• Development of materials similar to conventional
  • Research aimed at dilute magnetic semiconductors
    • Manganese is commonly doped onto substrate
    • However previous manganese-doped GaAs has transition temp at -88oC
  • Curie temperatures above room must be produced
magnetic semiconductors18
Magnetic Semiconductors
  • F. Matsukura, H. Ohno, A. Shen, and Y. Sugawara, “Transport Properties and Origin of Ferromagnetism in (Ga,Mn)As,” Phys. Rev. B57, R2037 (1998).
  • A. M. Nazmul, T. Amemiya, Y. Shuto, S. Sugahara, and M. Tanaka, “High Temperature Ferromagnetism in GaAs-Based Heterostructures with Mn Delta Doping”; see http://arxiv.org/cond-mat/0503444 (2005).
  • F. Matsukura, E. Abe, and H. Ohno, “Magnetotransport Properties of (Ga, Mn)Sb,” J. Appl. Phys.87, 6442 (2000).
  • X. Chen, M. Na, M. Cheon, S. Wang, H. Luo, B. D. McCombe, X. Liu, Y. Sasaki, T. Wojtowicz, J. K. Furdyna, S. J. Potashnik, and P. Schiffer, “Above-Room-Temperature Ferromagnetism in GaSb/Mn Digital Alloys,” Appl. Phys. Lett.81, 511 (2002).
  • Y. D. Park, A. T. Hanbicki, S. C. Erwin, C. S. Hellberg, J. M. Sullivan, J. E. Mattson, T. F. Ambrose, A. Wilson, G. Spanos, and B. T. Jonker, “A Group-IV Ferromagnetic Semiconductor: MnxGe1−x,” Science295, 651 (2002).
  • Y. Matsumoto, M. Murakami, T. Shono, T. Hasegawa, T. Fukumura, M. Kawasaki, P. Ahmet, T. Chikyow, S. Koshihara, and H. Koinuma, “Room-Temperature Ferromagnetism in Transport Transition Metal-Doped Titanium Dioxide,” Science291, 854 (2001).
  • M. L. Reed, N. A. El-Masry, H. H. Stadelmaier, M. E. Ritums, N. J. Reed, C. A. Parker, J. C. Roberts, and S. M. Bedair, “Room Temperature Ferromagnetic Properties of (Ga, Mn)N,” Appl. Phys. Lett.79, 3473 (2001).
  • S. Cho, S. Choi, G.-B. Cha, S. Hong, Y. Kim, Y.-J. Zhao, A. J. Freeman, J. B. Ketterson, B. Kim, Y. Kim, and B.-C. Choi, “Room-Temperature Ferromagnetism in (Zn1−xMnx)GeP2 Semiconductors,” Phys. Rev. Lett.88, 257203 (2002).
  • S. B. Ogale, R. J. Choudhary, J. P. Buban, S. E. Lofland, S. R. Shinde, S. N. Kale, V. N. Kulkarni, J. Higgins, C. Lanci, J. R. Simpson, N. D. Browning, S. Das Sarma, H. D. Drew, R. L. Greene, and T. Venkatesan, “High Temperature Ferromagnetism with a Giant Magnetic Moment in Transparent Co-Doped SnO2−δ,” Phys. Rev. Lett.91, 077205 (2003).
  • Y. G. Zhao, S. R. Shinde, S. B. Ogale, J. Higgins, R. Choudhary, V. N. Kulkarni, R. L. Greene, T. Venkatesan, S. E. Lofland, C. Lanci, J. P. Buban, N. D. Browning, S. Das Sarma, and A. J. Millis, “Co-Doped La0.5Sr0.5TiO3−δ: Diluted Magnetic Oxide System with High Curie Temperature,” Appl. Phys. Lett.83, 2199–2201 (2003).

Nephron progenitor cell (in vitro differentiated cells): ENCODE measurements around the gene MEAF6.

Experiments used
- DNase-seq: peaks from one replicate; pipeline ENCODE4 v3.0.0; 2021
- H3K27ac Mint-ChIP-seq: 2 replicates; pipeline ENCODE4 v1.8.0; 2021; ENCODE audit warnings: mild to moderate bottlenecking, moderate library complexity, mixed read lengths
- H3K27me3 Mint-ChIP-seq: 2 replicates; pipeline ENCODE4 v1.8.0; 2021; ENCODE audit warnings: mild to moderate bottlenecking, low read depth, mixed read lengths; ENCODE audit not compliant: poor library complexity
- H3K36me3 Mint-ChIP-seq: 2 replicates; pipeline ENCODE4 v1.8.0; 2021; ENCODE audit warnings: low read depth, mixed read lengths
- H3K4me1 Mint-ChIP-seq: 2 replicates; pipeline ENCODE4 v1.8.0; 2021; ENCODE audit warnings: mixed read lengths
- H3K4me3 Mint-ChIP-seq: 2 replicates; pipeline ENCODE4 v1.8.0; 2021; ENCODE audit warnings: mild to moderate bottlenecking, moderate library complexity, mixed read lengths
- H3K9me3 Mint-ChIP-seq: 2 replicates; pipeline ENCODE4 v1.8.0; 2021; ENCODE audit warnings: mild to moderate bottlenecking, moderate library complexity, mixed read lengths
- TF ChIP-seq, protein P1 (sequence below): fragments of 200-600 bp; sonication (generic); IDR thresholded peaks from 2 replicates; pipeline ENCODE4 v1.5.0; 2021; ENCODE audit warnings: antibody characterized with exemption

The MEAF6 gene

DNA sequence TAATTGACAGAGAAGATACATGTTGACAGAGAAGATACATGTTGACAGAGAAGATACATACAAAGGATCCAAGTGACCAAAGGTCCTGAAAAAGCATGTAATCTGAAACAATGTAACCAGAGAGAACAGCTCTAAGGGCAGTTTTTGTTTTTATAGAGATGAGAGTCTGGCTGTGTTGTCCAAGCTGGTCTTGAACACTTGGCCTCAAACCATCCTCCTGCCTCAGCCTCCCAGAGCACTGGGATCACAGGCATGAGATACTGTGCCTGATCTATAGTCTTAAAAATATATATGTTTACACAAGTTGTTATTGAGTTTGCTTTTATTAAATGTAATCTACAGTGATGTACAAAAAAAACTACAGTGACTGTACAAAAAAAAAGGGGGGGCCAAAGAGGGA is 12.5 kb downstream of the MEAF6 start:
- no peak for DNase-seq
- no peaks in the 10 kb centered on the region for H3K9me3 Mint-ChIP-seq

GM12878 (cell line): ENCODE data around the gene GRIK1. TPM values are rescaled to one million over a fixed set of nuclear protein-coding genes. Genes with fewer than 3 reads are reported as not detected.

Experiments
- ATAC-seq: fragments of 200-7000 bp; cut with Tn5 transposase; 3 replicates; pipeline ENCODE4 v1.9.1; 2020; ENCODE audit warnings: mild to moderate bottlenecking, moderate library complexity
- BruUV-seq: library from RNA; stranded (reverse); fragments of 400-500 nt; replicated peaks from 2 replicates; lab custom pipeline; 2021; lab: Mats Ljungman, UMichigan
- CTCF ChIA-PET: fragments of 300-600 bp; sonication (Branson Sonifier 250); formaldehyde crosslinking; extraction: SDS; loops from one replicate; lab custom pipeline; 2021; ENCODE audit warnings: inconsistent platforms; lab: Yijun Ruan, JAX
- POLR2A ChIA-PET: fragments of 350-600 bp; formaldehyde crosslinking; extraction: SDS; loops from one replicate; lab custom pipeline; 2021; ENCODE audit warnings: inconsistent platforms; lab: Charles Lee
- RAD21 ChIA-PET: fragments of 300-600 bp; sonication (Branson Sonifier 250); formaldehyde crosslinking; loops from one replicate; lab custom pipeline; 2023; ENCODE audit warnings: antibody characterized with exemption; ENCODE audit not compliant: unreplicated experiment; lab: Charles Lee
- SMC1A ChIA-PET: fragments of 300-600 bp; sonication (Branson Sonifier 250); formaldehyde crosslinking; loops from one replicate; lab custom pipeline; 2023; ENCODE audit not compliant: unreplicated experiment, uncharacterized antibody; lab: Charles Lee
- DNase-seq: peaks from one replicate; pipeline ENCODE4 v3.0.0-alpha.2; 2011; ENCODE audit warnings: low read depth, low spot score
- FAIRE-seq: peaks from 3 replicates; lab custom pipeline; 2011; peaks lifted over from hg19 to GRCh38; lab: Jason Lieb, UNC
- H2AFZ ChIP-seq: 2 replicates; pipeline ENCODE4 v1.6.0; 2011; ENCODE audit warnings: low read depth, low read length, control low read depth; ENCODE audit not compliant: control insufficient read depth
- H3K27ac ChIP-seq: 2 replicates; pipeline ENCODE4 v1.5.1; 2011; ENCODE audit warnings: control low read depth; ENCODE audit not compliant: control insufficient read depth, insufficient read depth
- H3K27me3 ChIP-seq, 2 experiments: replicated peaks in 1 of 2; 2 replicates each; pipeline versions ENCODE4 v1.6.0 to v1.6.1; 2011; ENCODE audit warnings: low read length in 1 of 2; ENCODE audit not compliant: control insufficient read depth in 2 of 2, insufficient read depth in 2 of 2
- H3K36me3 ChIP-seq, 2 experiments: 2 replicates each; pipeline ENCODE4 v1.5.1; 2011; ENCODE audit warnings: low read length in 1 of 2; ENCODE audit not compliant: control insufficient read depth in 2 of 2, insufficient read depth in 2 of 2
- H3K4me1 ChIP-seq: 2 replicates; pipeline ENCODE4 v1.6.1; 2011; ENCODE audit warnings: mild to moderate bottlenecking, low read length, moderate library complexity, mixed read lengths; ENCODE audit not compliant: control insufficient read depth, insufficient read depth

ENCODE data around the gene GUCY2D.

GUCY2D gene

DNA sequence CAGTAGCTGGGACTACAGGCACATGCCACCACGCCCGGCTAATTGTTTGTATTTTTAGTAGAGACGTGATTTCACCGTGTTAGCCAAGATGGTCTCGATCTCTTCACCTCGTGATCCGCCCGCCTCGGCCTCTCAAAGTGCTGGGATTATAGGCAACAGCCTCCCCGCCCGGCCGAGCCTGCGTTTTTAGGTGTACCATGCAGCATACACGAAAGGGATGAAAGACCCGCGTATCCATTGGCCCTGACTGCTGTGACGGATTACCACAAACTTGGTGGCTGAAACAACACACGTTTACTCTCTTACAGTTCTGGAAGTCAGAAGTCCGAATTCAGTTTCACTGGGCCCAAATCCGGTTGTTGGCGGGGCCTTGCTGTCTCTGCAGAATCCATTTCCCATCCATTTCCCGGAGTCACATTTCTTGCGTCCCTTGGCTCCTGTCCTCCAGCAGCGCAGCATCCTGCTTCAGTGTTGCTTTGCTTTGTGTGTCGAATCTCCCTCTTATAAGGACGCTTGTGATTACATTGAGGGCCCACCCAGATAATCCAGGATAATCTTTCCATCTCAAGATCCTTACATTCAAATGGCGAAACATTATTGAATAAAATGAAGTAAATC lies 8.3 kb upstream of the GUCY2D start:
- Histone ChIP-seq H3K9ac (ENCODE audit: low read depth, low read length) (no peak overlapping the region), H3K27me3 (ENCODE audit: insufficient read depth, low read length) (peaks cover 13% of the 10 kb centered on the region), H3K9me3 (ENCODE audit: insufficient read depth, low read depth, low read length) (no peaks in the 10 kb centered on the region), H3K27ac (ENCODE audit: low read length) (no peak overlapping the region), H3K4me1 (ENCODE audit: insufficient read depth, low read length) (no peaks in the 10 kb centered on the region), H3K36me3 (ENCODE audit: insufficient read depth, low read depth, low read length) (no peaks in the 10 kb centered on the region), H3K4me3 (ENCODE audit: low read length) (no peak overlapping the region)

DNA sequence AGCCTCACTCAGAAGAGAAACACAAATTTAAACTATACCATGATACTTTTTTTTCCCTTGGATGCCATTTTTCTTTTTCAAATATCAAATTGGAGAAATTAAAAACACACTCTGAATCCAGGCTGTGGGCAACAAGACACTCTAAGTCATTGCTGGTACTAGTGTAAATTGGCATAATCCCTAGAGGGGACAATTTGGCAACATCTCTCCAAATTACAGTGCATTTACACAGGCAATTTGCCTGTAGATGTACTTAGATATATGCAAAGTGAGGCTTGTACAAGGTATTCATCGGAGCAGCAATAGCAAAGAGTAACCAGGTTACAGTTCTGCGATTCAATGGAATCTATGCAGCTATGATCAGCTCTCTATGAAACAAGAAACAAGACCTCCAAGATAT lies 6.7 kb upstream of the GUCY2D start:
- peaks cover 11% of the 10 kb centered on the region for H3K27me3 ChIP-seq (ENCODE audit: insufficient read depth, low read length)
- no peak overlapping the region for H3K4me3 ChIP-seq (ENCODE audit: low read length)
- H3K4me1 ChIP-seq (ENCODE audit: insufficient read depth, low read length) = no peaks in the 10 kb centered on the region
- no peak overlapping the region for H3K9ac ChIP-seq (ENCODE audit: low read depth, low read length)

• H. Saito, V. Zayets, S. Yamagata, and K. Ando, “Room-Temperature Ferromagnetism in a II–VI Diluted Magnetic Semiconductor Zn1−xCrxTe,” Phys. Rev. Lett.90, 207202 (2003).
  • P. Sharma, A. Gupta, K. V. Rao, F. J. Owens, R. Sharma, R. Ahuja, J. M. Osorio Guillen, B. Johansson, and G. A. Gehring, “Ferromagnetism Above Room Temperature in Bulk and Transparent Thin Films of Mn-Doped ZnO,” Nature Mater.2, 673 (2003).
  • J. Philip, N. Theodoropoulou, G. Berera, J. S. Moodera, and B. Satpati, “High-Temperature Ferromagnetism in Manganese-Doped Indium–Tin Oxide Films,” Appl. Phys. Lett.85, 777 (2004).
  • H. X. Liu, S. Y. Wu, R. K. Singh, L. Gu, D. J. Smith, N. R. Dilley, L. Montes, M. B. Simmonds, and N. Newman, “Observation of Ferromagnetism at over 900 K in Cr-doped GaN and AlN,” Appl. Phys. Lett.85, 4076 (2004).
  • S. Y. Wu, H. X. Liu, L. Gu, R. K. Singh, M. van Schilfgaarde, D. J. Smith, N. R. Dilley, L. Montes, M. B. Simmonds, and N. Newman, “Synthesis and Characterization of High Quality Ferromagnetic Cr-Doped GaN and AlN Thin Films with Curie Temperatures Above 900 K” (2003 Fall Materials Research Society Symposium Proceedings), Mater. Sci. Forum798, B10.57.1 (2004).

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current research
Current Research
  • Weitering et al. have made numerous advances
    • Ferromagnetic transition temperature in excess of 100 K in (Ga,Mn)As diluted magnetic semiconductors (DMS's).
    • Spin injection from ferromagnetic to non-magnetic semiconductors and long spin-coherence times in semiconductors.
    • Ferromagnetism in Mn doped group IV semiconductors.
    • Room temperature ferromagnetism in (Ga,Mn)N, (Ga,Mn)P, and digital-doped (Ga,Mn)Sb.
    • Large magnetoresistance in ferromagnetic semiconductor tunnel junctions.
current research20
Current Research
  • Material science
    • Many methods of magnetic doping
  • Spin transport in semiconductors
conclusion
Conclusion

Interest in spintronics arises, in part, from the looming problem of exhausting the fundamental physical limits of conventional electronics.

However, complete reconstruction of industry is unlikely and spintronics is a “variation” of current technology

The spin of the electron has attracted renewed interest because it promises a wide variety of new devices that combine logic, storage and sensor applications.

Moreover, these "spintronic" devices might lead to quantum computers and quantum communication based on electronic solid-state devices, thus changing the perspective of information technology in the 21st century.